Has it really been twenty years? 2016 marks two decades of Wade Simmons riding for Rocky Mountain, which has to be some sort of record when it comes to athletes staying put. To celebrate this milestone, Rocky planned a special project that was supposed
to be a surprise for Wade: a custom painted Maiden done up in the same motif as the iconic RM7 Wade Simmons Edition from 2003. Memory not what it used to be? Wade took delivery of his green flamed RM7 shortly after he rode off the Moreno Valley road gap in California over a Marzocchi monster truck on an earlier RM7, stomping what was at the time the largest move ever done. More than ten years later, it'd still be worthy of a movie's highlight reel.
In a lot of people's eyes, that was the golden age of freeride, so there's probably no better bike to use as inspiration for Wade's twentieth-anniversary present.
Originally, the custom Maiden, known by those at Rocky as the ''Waiden,'' was supposed to be a surprise for Simmons, but the frame was apparently in Rocky's office when he dropped by unexpectedly. Surprise spoiled, but I doubt that mattered to Wade once he saw those green flames.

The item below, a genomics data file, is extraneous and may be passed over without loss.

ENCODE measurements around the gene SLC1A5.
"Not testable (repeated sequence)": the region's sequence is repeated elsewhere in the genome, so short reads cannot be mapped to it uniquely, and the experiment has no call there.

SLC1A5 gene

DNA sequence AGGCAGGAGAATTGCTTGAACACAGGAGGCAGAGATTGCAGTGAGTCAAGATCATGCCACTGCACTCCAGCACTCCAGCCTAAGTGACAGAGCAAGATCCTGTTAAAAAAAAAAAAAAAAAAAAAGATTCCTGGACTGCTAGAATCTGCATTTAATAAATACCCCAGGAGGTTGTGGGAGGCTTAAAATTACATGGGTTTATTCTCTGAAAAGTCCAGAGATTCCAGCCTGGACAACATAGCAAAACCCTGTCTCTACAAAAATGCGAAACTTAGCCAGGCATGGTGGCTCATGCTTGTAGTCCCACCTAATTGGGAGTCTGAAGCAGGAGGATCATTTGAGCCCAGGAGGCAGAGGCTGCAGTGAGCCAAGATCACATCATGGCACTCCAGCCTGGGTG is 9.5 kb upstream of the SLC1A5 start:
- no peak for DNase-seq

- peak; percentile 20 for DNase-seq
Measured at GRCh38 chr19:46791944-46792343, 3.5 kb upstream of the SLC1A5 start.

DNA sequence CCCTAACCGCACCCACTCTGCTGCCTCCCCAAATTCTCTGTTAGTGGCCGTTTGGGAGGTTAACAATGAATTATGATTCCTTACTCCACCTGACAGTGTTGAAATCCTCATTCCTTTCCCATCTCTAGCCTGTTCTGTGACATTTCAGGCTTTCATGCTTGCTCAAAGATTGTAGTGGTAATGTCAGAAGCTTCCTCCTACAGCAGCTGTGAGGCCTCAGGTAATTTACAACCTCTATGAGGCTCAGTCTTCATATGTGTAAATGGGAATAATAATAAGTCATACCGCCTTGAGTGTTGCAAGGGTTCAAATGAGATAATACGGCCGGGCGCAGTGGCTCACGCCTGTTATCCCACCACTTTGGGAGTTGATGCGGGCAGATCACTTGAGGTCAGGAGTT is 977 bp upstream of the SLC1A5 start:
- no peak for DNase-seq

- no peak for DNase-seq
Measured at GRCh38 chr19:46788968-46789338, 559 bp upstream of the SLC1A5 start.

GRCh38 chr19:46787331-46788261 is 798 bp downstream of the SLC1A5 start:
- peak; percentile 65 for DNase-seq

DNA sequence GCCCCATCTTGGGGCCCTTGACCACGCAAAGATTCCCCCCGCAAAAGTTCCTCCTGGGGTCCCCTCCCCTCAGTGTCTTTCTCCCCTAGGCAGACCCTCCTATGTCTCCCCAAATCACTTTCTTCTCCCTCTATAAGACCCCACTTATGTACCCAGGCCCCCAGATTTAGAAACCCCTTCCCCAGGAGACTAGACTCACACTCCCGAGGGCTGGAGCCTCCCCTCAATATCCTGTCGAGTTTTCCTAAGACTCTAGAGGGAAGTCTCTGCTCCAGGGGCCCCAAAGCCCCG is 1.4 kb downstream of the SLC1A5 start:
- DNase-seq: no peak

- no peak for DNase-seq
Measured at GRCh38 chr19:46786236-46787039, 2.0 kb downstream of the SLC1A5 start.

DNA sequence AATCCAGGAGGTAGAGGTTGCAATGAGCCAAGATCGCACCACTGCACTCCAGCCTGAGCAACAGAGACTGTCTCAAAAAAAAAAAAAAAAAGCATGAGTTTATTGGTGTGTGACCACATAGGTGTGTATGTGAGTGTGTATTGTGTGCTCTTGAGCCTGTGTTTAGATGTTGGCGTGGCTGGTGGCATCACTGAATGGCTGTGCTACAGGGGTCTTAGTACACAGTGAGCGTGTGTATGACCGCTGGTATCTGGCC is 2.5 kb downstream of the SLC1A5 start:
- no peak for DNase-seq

The frame itself was actually a stock, unpainted unit that Rocky was delivered to renowned Vancouver-based custom paint shop, PaintHouse Customs. Once there, Stacy Glaser based the Maiden's logos on the actual decals that were used on that 2003 RM7, only instead of decals, he painted them onto Wade's new bike by hand.
Glaser got his hands on the frame around the end of April, and the whole bike was finished just prior to Crankworx after some custom chrome decals were added to the Fox suspension. Longtime sponsor Race Face also joined the party with custom graphics on the carbon cranks and handlebar that will have more than one fan wondering if the bike is rocking Diabolous components. It's not; they're actually carbon fiber SixC arms and a SixC handlebar.
China or platinum are supposed to be the go-to twentieth-anniversary gifts, but neither have anything on the Waiden.